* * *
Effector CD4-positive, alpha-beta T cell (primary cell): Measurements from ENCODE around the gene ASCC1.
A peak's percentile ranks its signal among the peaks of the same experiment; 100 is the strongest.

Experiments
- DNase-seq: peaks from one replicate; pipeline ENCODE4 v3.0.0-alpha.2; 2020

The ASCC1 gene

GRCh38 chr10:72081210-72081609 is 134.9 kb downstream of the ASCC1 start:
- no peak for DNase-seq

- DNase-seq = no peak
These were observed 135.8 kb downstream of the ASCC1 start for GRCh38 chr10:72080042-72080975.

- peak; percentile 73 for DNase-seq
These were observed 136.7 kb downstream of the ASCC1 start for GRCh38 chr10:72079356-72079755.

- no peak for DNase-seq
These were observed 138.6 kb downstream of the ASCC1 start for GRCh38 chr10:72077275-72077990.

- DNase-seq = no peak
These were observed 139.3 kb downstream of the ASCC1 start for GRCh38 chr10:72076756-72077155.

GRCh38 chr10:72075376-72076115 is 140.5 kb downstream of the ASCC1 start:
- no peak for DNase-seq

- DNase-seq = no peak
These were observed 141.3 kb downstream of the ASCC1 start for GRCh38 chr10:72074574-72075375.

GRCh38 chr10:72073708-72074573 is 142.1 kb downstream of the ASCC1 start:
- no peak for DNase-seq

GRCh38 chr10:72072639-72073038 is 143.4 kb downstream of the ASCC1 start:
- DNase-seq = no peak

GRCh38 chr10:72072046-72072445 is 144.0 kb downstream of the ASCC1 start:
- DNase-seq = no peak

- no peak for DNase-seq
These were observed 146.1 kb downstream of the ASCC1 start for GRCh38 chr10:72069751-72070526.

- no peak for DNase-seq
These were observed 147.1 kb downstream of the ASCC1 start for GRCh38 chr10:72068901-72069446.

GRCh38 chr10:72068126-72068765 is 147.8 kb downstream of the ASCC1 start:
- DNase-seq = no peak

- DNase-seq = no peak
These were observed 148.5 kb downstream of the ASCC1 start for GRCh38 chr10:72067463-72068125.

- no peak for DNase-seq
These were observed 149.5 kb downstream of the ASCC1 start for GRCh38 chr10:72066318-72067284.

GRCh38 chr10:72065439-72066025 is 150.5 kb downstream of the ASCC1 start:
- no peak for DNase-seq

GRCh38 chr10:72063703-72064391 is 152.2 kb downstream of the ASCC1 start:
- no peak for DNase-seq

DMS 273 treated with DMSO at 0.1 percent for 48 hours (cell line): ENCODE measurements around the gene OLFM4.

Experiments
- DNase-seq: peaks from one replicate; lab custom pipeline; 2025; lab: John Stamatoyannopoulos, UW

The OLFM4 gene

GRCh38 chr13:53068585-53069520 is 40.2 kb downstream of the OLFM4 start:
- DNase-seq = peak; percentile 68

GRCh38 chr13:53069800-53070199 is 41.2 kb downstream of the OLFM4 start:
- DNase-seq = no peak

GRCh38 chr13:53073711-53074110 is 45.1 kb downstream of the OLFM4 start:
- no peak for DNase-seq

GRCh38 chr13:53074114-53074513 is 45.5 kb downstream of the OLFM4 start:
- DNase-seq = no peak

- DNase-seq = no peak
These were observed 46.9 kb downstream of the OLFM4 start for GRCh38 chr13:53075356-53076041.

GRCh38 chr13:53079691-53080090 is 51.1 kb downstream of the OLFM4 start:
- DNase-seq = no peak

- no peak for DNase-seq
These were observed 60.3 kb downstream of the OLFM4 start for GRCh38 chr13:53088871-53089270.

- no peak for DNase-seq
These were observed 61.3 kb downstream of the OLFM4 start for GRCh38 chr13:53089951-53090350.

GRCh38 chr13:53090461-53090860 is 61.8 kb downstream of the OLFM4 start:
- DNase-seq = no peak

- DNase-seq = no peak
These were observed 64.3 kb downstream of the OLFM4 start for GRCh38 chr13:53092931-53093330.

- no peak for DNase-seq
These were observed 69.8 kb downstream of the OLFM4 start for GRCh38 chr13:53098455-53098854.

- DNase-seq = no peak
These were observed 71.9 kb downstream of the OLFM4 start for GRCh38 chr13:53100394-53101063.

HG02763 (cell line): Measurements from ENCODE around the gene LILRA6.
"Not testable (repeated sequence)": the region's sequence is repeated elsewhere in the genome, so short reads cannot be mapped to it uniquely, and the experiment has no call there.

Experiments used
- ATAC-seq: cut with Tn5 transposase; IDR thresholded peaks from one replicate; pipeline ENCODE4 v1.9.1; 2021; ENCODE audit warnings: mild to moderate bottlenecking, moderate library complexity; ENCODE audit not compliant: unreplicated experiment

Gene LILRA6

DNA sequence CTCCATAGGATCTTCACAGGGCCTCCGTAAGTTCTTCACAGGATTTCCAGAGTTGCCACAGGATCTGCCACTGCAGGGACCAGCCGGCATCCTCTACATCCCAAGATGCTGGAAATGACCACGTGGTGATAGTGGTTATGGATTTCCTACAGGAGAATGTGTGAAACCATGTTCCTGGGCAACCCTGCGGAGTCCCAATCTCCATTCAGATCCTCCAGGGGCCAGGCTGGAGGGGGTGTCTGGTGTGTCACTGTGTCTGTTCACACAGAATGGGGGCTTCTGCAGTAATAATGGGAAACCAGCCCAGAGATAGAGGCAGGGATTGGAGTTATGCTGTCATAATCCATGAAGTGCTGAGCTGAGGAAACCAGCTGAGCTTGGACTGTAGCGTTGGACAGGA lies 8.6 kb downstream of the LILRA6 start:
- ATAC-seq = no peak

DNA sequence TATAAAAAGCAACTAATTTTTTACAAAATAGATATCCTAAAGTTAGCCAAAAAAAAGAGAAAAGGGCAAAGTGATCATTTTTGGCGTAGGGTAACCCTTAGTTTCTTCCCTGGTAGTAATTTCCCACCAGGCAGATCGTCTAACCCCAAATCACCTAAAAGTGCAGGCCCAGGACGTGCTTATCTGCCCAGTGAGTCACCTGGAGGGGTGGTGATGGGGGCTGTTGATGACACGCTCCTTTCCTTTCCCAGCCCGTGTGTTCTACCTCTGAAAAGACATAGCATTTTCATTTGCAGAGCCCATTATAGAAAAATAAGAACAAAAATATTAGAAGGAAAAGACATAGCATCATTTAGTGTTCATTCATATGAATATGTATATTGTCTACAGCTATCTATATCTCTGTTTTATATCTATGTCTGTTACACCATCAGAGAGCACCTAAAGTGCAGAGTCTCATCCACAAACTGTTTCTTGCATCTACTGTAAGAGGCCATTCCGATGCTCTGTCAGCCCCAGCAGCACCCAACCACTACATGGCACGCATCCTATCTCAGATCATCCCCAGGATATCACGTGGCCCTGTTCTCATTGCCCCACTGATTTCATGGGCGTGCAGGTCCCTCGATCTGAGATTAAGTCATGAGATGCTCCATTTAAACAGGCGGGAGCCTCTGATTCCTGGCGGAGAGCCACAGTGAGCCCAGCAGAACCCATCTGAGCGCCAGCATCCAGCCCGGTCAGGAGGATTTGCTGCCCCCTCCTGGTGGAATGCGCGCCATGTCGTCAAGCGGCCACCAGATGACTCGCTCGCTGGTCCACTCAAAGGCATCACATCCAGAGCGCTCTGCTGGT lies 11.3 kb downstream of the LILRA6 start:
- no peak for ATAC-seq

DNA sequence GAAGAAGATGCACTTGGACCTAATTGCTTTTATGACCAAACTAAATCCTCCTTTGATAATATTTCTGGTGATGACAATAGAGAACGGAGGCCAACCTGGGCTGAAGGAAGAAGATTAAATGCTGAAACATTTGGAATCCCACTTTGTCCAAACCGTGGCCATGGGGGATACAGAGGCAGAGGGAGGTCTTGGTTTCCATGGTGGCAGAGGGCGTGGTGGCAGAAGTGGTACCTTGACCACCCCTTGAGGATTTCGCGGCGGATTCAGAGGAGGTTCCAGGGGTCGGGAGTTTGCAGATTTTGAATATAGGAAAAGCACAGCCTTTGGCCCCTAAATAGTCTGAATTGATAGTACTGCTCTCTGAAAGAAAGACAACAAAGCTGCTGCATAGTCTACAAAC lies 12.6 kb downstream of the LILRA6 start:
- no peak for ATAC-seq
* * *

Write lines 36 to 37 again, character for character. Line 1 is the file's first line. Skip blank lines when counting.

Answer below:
GRCh38 chr10:72065439-72066025 is 150.5 kb downstream of the ASCC1 start:
- no peak for DNase-seq